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How Do I Know if a Cleaning Product Is “Green?”
The good news is that environmental groups, state legislators, the EPA, and the cleaning products industry are all working together to improve the products that you use every day.   Although Green Cleaning has only been fashionable for the last decade or so, we have been working on developing more environmentally-sound cleaning products for more than 50 years.

The cleaning products industry has understood the importance of biodegradable cleaning products since the 1950s.  In the 1970s, the industry removed all CFCs from aerosols.  In the 1990s, products became more concentrated (“ultras”) which reduced packaging.  Cleaning products have been getting “greener” through innovation and continuous improvement – long before the “green” movement was even around!

Green Cleaning – It’s Not Just Black & White

Years ago, “green” was simply what you got when you mixed yellow and blue.  Today, however, the word “green” can mean “environmentally friendly.”  “Green” products are lining store shelves, and the Internet is abuzz with tips for green living and step-by-step instructions for making your own “earth-friendly” household cleaning products.  But does homemade always mean “green”?  Is green always safer?  The amount of information out there can be overwhelming.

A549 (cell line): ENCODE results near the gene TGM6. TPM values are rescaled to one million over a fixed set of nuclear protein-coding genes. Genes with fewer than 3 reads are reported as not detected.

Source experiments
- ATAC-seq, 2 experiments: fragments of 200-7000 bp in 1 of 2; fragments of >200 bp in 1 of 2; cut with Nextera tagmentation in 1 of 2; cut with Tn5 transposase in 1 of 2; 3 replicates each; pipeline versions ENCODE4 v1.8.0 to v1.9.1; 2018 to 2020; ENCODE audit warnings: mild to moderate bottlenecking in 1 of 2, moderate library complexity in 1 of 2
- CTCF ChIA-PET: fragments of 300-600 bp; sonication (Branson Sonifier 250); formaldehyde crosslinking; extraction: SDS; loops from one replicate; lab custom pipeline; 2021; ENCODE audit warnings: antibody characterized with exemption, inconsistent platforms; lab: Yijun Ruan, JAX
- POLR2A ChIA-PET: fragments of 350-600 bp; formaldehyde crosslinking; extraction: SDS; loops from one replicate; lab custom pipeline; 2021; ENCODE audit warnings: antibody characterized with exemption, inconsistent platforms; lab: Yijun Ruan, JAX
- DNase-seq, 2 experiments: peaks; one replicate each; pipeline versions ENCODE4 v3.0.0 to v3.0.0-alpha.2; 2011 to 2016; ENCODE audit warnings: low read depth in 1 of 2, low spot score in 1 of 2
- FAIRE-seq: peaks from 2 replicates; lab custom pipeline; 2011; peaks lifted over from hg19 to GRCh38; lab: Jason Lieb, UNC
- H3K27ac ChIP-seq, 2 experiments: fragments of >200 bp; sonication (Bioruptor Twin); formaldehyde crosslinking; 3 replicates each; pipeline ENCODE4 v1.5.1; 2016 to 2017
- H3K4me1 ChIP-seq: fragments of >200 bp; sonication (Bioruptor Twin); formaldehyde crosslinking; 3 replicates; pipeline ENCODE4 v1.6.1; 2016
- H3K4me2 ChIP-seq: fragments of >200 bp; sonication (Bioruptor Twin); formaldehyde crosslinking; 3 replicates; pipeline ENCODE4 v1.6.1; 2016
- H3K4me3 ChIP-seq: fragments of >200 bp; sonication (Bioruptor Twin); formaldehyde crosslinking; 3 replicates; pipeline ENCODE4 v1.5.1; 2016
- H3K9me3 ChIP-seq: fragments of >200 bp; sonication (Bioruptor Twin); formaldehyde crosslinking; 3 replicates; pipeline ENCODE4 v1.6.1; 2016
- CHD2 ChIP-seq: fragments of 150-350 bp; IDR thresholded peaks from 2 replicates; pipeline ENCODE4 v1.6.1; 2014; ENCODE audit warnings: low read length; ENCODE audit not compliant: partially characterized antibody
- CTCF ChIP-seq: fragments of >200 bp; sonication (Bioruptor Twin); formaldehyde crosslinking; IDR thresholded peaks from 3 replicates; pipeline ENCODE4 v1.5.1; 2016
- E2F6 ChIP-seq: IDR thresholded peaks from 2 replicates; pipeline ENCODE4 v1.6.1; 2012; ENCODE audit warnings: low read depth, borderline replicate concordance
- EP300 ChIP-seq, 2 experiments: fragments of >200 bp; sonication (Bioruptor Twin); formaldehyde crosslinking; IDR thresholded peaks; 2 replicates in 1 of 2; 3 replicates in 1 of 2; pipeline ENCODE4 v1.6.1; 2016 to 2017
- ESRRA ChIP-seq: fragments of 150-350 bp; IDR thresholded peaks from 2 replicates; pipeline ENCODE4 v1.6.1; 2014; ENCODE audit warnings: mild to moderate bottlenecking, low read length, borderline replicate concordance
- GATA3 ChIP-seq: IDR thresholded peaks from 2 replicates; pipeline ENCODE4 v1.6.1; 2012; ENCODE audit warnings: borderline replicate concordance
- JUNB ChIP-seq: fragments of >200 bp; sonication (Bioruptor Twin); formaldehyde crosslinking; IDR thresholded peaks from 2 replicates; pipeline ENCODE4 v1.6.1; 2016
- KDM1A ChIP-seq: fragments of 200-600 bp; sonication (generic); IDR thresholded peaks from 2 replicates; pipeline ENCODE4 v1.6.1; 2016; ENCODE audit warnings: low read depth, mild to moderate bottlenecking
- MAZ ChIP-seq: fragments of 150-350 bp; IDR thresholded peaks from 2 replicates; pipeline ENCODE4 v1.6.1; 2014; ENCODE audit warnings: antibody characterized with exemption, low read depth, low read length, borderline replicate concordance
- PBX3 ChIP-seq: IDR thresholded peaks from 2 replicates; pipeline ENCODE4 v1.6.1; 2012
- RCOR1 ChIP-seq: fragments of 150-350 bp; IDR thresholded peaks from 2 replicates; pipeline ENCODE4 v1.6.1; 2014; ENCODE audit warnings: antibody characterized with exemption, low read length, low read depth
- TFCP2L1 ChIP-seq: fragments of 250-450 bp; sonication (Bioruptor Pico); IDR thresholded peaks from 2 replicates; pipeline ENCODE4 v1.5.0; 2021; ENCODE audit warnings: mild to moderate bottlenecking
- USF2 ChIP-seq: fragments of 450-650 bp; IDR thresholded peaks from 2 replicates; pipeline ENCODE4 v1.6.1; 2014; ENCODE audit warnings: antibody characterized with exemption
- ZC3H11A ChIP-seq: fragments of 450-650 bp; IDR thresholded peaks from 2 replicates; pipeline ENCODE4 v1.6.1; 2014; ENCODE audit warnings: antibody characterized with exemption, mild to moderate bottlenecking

To most of us, the idea of green cleaning means using products that are better for the environment.  But better than what?  And what makes a product “good” for the environment?

Green=Clean?
So what exactly does it mean to be green?  Does “green” mean considered safe for humans and animals?  Does it mean that a product is made from plants and not petroleum?  Biodegradable? Less packaging? Recyclable? 

Yes, green can means all of those things.   But green must also mean “effective.”  A cleaning product that does not clean well is not good for the environment.  Producing and packaging a useless cleaning product is a waste of time and energy, which is very “un-green.”

If you want to buy cleaning products that are environmentally friendly, you need to understand and be able to evaluate claims on a label. “Green” certification criteria are generally available online by the certifiers.

So what is “Green Cleaning?”

Green Cleaning is the commitment to make, use, and dispose of cleaners with people and the environment in mind.  You are making your world a little greener when you use a cleaning product that is safe and effective, and you follow all product instructions and dispose of the product properly.

 


www.stopgerms.org

www.aboutgerms.com

www.cspa.org

www.consumered.org

www.inhalant.org